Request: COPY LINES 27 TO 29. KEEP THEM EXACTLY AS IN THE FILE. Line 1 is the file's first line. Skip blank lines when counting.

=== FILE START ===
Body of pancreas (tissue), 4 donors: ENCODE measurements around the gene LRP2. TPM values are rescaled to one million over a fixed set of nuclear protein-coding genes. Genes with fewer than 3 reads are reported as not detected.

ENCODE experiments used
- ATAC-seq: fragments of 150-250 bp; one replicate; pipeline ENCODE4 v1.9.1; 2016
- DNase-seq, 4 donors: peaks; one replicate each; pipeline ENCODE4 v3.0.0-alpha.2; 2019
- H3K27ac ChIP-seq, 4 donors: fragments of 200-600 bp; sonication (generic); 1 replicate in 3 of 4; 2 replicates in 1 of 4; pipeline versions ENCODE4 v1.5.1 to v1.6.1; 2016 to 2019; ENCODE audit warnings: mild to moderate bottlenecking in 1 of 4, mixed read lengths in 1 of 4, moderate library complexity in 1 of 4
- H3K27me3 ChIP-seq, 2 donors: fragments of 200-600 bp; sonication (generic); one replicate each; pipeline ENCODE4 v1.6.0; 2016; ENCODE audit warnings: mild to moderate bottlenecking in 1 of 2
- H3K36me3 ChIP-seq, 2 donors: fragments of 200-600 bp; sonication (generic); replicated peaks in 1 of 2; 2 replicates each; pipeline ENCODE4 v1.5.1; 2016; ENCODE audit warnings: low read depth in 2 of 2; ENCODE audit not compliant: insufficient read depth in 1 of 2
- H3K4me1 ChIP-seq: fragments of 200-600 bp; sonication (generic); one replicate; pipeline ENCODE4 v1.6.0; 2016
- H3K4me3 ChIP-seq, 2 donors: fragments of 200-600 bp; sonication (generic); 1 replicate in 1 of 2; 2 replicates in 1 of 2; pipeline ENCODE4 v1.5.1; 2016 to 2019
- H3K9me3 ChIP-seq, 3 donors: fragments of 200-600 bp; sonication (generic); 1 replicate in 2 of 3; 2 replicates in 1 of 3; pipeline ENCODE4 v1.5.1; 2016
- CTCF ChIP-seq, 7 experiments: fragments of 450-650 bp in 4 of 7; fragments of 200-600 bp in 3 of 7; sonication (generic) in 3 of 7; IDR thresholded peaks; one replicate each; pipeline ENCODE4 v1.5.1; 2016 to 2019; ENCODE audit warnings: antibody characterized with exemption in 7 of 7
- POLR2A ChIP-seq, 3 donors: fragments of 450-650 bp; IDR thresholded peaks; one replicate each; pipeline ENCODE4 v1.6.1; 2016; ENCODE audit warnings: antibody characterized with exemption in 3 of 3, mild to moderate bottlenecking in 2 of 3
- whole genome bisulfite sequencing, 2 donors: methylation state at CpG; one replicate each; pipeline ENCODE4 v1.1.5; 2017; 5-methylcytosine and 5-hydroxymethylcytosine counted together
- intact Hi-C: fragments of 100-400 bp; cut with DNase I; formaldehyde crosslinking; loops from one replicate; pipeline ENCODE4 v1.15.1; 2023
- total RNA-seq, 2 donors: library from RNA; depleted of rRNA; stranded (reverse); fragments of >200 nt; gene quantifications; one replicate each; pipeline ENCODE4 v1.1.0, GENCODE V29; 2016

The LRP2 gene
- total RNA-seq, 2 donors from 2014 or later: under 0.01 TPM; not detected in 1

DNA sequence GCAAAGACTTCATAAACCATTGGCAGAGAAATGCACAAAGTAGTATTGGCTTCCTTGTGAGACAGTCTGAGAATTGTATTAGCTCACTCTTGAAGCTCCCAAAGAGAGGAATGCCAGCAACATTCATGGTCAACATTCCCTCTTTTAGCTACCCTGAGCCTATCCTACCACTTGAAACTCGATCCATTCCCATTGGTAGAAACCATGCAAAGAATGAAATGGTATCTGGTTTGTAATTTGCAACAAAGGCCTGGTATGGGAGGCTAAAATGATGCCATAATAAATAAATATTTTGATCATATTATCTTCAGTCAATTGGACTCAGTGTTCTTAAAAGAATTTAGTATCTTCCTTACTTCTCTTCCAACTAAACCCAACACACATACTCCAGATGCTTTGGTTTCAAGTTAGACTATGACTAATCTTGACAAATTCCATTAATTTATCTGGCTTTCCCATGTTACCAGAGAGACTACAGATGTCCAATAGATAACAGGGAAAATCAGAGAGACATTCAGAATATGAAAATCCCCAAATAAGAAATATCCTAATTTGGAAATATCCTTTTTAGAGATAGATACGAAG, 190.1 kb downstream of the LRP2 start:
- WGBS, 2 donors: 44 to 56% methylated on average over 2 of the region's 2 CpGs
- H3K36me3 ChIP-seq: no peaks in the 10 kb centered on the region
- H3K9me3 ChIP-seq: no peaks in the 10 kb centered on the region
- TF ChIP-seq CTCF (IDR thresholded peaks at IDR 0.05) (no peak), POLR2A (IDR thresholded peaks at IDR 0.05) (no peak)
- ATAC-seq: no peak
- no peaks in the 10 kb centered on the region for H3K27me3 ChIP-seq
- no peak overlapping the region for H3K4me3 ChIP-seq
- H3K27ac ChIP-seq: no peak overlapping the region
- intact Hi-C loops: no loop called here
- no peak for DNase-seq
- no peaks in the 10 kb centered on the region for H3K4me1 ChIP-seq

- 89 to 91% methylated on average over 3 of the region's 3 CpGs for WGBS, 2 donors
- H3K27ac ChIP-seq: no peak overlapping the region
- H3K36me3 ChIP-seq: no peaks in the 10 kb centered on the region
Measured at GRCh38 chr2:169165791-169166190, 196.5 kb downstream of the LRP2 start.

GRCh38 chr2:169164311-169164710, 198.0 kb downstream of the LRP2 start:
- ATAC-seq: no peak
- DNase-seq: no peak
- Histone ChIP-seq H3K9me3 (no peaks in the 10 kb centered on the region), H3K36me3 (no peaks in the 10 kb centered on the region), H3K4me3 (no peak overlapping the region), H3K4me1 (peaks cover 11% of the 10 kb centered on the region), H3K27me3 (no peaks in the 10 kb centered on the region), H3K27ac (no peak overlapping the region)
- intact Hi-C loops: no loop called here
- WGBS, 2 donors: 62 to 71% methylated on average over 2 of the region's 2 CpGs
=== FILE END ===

- intact Hi-C loops: no loop called here
- no peak for DNase-seq
- no peaks in the 10 kb centered on the region for H3K4me1 ChIP-seq